The effects of corticotropin-releasing factor and the urocortins on hypothalamic gamma-amino butyric acid release - The impacts on the hypothalamic-pituitary-adrenal axis

Zsolt Bagosi, Krisztina Csabafi, Miklós Jászberényi, Gyula Telegdy

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7 Citations (Scopus)


Corticotropin-releasing factor (CRF) and the urocortins (UCNs) are structurally and pharmacologically related neuropeptides which regulate the endocrine, autonomic, emotional and behavioral responses to stress. CRF and UCN1 activate both CRF receptors (CRFR1 and CRFR2) with CRF binding preferentially to CRFR1 and UCN1 binding equipotently to both receptors. UCN2 and UCN3 activate selectively CRFR2. Previously an in vitro study demonstrated that superfusion of both CRF and UCN1 elevated the GABA release elicited by electrical stimulation from rat amygdala, through activation of CRF1 receptors. In the present experiments, the same in vitro settings were used to study the actions of CRF and the urocortins on hypothalamic GABA release. CRF and UCN1 administered in equimolar doses increased significantly the GABA release induced by electrical stimulation from rat hypothalamus. The increasing effects of CRF and UCN1 were inhibited considerably by the selective CRFR1 antagonist antalarmin, but were not influenced by the selective CRFR2 antagonist astressin 2B. UCN2 and UCN3 were ineffective. We conclude that CRF1 receptor agonists induce the release of GABA in the hypothalamus as well as previously the amygdala. We speculate that CRF-induced GABA release may act as a double-edged sword: amygdalar GABA may disinhibit the hypothalamic CRF release, leading to activation of the hypothalamic-pituitary-adrenal axis, whereas hypothalamic GABA may inhibit the hypothalamic CRF release, terminating this activation.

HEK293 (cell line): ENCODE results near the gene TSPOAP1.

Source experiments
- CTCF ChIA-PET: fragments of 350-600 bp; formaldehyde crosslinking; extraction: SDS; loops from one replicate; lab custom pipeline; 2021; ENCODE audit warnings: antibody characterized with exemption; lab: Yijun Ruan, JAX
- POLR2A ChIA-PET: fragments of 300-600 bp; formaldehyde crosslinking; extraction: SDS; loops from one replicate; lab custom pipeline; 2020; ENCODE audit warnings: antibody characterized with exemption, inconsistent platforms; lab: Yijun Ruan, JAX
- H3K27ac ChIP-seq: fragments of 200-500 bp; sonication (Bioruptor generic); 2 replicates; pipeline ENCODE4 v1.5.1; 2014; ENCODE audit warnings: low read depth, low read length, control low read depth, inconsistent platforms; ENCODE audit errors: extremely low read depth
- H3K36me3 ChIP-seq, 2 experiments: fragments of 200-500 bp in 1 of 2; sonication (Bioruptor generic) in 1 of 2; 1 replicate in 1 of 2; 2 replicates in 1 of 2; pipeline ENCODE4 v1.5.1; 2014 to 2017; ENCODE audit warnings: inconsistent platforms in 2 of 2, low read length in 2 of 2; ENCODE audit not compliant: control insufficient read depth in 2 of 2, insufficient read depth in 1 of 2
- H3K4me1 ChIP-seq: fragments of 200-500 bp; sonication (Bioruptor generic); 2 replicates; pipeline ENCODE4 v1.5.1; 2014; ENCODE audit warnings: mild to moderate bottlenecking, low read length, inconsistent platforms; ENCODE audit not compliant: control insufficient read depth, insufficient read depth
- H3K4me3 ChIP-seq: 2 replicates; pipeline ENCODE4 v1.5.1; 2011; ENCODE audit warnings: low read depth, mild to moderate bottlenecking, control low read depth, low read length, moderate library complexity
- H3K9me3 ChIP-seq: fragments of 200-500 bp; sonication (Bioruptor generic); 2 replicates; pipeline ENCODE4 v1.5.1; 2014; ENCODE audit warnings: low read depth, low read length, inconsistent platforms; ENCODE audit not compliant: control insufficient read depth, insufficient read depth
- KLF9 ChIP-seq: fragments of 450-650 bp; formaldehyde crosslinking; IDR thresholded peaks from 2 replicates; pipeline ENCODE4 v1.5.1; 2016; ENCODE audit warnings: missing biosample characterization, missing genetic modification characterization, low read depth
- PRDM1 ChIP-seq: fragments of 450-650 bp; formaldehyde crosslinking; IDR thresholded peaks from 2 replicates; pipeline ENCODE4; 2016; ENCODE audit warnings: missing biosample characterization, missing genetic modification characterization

Original languageEnglish
Pages (from-to)350-354
Number of pages5
JournalNeurochemistry international
Issue number4
Publication statusPublished - Mar 1 2012



  • CRF
  • GABA
  • HPA axis
  • Superfusion
  • Urocortin

ASJC Scopus subject areas

  • Cellular and Molecular Neuroscience
  • Cell Biology

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